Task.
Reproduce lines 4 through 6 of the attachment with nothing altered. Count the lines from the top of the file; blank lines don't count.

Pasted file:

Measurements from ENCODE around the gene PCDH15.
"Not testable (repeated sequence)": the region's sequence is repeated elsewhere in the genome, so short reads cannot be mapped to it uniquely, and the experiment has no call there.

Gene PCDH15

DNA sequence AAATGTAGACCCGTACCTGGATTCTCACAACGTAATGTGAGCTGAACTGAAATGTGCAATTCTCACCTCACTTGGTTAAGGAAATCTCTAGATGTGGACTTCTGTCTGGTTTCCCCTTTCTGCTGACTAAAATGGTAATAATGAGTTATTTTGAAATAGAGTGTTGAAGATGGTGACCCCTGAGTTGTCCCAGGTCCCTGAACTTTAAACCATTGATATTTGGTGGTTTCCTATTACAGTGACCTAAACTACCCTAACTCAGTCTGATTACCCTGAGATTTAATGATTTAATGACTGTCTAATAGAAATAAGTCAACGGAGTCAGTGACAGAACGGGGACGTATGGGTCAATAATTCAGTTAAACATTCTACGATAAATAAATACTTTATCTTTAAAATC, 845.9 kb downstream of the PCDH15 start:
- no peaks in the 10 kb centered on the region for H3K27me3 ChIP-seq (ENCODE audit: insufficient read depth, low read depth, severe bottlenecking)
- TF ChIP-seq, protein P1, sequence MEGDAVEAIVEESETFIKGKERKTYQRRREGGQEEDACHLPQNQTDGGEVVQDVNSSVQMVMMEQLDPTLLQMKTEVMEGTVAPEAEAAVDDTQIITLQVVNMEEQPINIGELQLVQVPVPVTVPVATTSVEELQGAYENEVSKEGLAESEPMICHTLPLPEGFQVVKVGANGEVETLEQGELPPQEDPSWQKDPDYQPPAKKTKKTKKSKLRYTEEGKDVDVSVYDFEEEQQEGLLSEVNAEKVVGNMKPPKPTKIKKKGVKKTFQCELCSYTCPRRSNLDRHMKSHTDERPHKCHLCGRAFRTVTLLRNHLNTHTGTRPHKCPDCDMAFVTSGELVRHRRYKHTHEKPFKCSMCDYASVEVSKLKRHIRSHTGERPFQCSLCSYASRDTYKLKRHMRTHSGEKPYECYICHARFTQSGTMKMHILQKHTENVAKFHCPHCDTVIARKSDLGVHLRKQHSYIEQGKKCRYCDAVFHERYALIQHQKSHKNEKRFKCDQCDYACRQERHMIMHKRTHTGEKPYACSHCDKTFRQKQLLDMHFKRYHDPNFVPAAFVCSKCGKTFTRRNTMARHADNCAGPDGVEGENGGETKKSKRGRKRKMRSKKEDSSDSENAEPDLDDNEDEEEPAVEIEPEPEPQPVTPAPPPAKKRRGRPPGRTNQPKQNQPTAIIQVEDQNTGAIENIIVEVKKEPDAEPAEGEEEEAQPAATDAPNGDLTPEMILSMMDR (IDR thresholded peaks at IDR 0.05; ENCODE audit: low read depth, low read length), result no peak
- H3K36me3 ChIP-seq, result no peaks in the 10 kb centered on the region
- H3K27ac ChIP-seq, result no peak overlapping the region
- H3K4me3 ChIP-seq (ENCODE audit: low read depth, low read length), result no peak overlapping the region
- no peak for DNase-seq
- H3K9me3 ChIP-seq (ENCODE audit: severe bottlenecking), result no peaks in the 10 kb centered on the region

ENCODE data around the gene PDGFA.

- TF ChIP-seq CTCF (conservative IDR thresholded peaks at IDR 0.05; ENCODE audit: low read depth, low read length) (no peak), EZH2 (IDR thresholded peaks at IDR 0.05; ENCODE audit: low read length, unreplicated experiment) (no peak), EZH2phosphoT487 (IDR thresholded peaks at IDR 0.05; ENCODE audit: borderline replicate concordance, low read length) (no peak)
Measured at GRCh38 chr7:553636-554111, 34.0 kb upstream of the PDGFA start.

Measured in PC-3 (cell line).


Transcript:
DNA sequence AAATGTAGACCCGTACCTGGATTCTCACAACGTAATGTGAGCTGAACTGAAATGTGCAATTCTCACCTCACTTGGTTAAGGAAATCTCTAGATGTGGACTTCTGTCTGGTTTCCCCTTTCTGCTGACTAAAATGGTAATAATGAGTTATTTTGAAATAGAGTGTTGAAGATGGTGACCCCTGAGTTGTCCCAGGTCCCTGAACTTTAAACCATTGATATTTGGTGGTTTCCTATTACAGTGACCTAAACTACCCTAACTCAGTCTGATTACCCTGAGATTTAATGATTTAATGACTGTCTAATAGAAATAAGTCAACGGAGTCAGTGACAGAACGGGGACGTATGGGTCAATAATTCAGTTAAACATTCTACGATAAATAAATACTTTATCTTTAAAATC, 845.9 kb downstream of the PCDH15 start:
- no peaks in the 10 kb centered on the region for H3K27me3 ChIP-seq (ENCODE audit: insufficient read depth, low read depth, severe bottlenecking)
- TF ChIP-seq, protein P1, sequence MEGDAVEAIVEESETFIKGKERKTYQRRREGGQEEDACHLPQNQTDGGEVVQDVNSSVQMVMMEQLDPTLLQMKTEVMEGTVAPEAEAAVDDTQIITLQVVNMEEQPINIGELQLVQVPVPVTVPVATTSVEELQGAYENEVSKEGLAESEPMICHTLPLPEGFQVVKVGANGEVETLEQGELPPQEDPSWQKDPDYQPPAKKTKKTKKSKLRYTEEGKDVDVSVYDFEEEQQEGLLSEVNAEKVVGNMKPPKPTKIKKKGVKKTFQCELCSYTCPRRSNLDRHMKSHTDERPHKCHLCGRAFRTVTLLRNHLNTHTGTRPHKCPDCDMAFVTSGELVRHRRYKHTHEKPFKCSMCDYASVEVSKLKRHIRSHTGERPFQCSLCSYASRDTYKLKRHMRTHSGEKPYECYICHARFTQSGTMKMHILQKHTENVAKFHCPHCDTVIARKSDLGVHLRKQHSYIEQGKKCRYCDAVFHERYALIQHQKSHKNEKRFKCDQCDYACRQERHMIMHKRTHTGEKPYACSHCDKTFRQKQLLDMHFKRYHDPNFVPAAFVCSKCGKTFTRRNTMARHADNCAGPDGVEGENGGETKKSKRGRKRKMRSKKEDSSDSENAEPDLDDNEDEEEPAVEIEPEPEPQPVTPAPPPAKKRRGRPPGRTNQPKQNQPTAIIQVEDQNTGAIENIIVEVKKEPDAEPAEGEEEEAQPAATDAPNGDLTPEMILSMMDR (IDR thresholded peaks at IDR 0.05; ENCODE audit: low read depth, low read length), result no peak